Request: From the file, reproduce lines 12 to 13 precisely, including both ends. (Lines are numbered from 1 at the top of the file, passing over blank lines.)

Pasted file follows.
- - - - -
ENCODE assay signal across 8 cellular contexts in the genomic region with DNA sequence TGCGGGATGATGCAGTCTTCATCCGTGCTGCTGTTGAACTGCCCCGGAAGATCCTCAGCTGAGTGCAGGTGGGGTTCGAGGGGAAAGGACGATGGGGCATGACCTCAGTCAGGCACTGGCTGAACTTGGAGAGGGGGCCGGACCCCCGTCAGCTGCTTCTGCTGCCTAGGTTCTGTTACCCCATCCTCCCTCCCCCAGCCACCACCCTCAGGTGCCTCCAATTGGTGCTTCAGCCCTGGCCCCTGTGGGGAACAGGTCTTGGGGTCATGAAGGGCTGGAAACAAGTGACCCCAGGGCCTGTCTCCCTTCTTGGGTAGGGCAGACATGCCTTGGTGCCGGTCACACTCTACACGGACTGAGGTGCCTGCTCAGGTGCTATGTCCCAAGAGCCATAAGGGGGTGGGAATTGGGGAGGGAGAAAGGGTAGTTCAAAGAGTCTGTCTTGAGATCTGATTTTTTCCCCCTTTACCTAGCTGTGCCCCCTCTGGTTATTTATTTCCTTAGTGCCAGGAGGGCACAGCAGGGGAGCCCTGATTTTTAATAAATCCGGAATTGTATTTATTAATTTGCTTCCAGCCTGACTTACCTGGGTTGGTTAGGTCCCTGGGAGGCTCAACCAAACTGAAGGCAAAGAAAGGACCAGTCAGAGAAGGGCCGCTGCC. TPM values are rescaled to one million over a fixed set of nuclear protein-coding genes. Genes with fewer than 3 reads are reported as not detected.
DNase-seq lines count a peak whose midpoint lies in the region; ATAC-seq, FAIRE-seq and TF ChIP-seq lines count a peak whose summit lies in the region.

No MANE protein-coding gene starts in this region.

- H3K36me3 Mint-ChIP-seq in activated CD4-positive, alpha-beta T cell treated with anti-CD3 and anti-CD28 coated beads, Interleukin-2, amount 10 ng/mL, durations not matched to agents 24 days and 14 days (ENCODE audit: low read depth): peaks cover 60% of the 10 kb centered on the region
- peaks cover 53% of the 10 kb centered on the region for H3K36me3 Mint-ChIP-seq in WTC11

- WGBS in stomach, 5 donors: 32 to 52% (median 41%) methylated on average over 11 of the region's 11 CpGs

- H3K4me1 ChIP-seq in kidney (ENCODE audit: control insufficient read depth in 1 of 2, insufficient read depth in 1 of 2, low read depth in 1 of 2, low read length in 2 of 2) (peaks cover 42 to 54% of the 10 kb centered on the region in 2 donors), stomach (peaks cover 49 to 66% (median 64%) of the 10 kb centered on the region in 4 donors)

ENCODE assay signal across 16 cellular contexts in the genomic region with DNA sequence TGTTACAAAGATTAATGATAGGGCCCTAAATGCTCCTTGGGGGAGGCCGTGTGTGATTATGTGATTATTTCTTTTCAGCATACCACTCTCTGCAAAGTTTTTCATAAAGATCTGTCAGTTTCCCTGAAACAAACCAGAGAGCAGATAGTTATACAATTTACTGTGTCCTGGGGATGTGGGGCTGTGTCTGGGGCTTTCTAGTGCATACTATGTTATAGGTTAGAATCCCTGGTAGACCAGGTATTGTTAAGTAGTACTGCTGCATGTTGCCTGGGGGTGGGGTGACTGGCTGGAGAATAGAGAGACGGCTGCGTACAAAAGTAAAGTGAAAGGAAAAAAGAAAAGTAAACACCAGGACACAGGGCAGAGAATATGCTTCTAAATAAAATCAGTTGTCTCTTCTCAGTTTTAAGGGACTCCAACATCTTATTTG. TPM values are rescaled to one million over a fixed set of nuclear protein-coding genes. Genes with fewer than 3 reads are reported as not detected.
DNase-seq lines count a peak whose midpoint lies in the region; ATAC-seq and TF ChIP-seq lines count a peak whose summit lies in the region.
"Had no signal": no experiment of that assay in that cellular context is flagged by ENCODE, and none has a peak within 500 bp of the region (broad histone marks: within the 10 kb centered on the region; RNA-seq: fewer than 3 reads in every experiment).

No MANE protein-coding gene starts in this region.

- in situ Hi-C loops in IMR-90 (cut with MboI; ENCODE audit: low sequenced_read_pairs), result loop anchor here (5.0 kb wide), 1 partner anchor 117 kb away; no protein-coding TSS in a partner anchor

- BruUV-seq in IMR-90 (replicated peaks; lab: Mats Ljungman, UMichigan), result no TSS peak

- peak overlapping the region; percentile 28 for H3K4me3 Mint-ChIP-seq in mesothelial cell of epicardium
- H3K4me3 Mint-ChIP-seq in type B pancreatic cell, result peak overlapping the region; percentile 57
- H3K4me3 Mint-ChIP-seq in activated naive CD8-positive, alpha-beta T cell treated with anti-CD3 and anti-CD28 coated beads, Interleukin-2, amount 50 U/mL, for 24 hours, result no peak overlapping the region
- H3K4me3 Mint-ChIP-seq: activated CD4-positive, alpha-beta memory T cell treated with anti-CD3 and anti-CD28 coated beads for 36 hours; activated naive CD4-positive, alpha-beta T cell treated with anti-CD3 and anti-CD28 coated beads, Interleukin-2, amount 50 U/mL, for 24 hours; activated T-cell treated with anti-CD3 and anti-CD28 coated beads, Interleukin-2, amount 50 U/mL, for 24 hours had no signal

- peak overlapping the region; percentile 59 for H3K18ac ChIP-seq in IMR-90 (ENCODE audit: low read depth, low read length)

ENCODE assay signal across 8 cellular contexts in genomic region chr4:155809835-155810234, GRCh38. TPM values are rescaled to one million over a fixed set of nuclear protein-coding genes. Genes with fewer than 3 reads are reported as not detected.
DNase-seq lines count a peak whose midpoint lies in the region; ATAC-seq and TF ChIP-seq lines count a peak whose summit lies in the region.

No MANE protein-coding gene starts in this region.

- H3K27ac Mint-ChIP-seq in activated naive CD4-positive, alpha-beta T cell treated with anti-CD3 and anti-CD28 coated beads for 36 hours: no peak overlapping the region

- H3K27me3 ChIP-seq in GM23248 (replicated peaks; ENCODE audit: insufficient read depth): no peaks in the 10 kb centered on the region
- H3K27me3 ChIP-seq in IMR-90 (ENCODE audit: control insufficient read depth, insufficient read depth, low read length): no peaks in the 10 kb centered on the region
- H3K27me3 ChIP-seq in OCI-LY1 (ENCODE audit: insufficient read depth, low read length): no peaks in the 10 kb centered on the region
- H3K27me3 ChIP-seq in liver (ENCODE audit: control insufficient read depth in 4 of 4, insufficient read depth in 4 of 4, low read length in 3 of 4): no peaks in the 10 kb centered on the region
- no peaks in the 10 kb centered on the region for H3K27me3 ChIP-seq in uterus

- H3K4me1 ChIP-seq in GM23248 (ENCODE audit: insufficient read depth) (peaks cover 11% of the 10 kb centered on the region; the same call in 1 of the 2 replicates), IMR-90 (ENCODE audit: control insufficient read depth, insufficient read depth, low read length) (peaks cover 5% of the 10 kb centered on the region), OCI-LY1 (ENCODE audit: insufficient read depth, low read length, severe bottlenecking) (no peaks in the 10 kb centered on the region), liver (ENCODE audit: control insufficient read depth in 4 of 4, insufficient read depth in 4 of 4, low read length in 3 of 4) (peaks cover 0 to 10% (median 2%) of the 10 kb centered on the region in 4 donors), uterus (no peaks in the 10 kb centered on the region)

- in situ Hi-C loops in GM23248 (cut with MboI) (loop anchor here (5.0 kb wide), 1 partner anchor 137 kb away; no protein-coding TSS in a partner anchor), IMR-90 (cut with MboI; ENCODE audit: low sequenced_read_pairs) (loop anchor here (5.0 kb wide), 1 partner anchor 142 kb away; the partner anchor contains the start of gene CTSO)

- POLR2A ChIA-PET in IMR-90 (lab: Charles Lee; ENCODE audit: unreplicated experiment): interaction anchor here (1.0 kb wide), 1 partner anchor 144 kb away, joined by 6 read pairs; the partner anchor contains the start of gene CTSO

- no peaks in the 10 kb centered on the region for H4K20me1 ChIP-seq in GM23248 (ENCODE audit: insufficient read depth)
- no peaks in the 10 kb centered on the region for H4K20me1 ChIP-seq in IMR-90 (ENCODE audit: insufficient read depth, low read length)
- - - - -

- in situ Hi-C loops in IMR-90 (cut with MboI; ENCODE audit: low sequenced_read_pairs), result loop anchor here (5.0 kb wide), 1 partner anchor 117 kb away; no protein-coding TSS in a partner anchor

- BruUV-seq in IMR-90 (replicated peaks; lab: Mats Ljungman, UMichigan), result no TSS peak